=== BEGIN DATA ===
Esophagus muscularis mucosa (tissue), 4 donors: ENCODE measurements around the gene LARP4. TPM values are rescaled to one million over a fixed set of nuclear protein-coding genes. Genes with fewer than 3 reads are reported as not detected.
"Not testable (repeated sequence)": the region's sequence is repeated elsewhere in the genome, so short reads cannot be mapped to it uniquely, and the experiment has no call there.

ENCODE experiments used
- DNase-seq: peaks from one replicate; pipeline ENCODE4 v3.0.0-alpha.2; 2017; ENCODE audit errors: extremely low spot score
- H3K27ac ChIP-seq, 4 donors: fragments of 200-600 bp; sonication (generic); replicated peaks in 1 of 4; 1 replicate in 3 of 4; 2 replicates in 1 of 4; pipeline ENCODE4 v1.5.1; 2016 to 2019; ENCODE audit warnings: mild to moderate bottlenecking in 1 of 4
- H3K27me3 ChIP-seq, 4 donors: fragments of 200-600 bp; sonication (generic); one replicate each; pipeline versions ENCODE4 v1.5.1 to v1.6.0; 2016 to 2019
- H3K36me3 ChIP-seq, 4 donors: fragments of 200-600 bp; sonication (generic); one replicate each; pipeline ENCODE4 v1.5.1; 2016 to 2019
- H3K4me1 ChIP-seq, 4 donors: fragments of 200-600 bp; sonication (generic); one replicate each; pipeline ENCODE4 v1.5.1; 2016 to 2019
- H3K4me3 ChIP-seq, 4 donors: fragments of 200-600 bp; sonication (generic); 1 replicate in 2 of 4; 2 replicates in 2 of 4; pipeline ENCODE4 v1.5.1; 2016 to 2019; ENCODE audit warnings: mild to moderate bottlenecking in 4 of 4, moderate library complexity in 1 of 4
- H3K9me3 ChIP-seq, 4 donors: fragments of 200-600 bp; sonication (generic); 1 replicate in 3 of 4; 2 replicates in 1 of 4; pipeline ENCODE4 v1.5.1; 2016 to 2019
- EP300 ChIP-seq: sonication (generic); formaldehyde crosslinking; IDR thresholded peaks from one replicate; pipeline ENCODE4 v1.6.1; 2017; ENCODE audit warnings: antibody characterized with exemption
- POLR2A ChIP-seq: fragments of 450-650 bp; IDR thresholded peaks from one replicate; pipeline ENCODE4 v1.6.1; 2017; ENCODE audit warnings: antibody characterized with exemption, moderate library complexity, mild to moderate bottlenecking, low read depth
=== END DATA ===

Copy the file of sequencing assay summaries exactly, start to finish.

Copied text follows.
Esophagus muscularis mucosa (tissue), 4 donors: ENCODE measurements around the gene LARP4. TPM values are rescaled to one million over a fixed set of nuclear protein-coding genes. Genes with fewer than 3 reads are reported as not detected.
"Not testable (repeated sequence)": the region's sequence is repeated elsewhere in the genome, so short reads cannot be mapped to it uniquely, and the experiment has no call there.

ENCODE experiments used
- DNase-seq: peaks from one replicate; pipeline ENCODE4 v3.0.0-alpha.2; 2017; ENCODE audit errors: extremely low spot score
- H3K27ac ChIP-seq, 4 donors: fragments of 200-600 bp; sonication (generic); replicated peaks in 1 of 4; 1 replicate in 3 of 4; 2 replicates in 1 of 4; pipeline ENCODE4 v1.5.1; 2016 to 2019; ENCODE audit warnings: mild to moderate bottlenecking in 1 of 4
- H3K27me3 ChIP-seq, 4 donors: fragments of 200-600 bp; sonication (generic); one replicate each; pipeline versions ENCODE4 v1.5.1 to v1.6.0; 2016 to 2019
- H3K36me3 ChIP-seq, 4 donors: fragments of 200-600 bp; sonication (generic); one replicate each; pipeline ENCODE4 v1.5.1; 2016 to 2019
- H3K4me1 ChIP-seq, 4 donors: fragments of 200-600 bp; sonication (generic); one replicate each; pipeline ENCODE4 v1.5.1; 2016 to 2019
- H3K4me3 ChIP-seq, 4 donors: fragments of 200-600 bp; sonication (generic); 1 replicate in 2 of 4; 2 replicates in 2 of 4; pipeline ENCODE4 v1.5.1; 2016 to 2019; ENCODE audit warnings: mild to moderate bottlenecking in 4 of 4, moderate library complexity in 1 of 4
- H3K9me3 ChIP-seq, 4 donors: fragments of 200-600 bp; sonication (generic); 1 replicate in 3 of 4; 2 replicates in 1 of 4; pipeline ENCODE4 v1.5.1; 2016 to 2019
- EP300 ChIP-seq: sonication (generic); formaldehyde crosslinking; IDR thresholded peaks from one replicate; pipeline ENCODE4 v1.6.1; 2017; ENCODE audit warnings: antibody characterized with exemption
- POLR2A ChIP-seq: fragments of 450-650 bp; IDR thresholded peaks from one replicate; pipeline ENCODE4 v1.6.1; 2017; ENCODE audit warnings: antibody characterized with exemption, moderate library complexity, mild to moderate bottlenecking, low read depth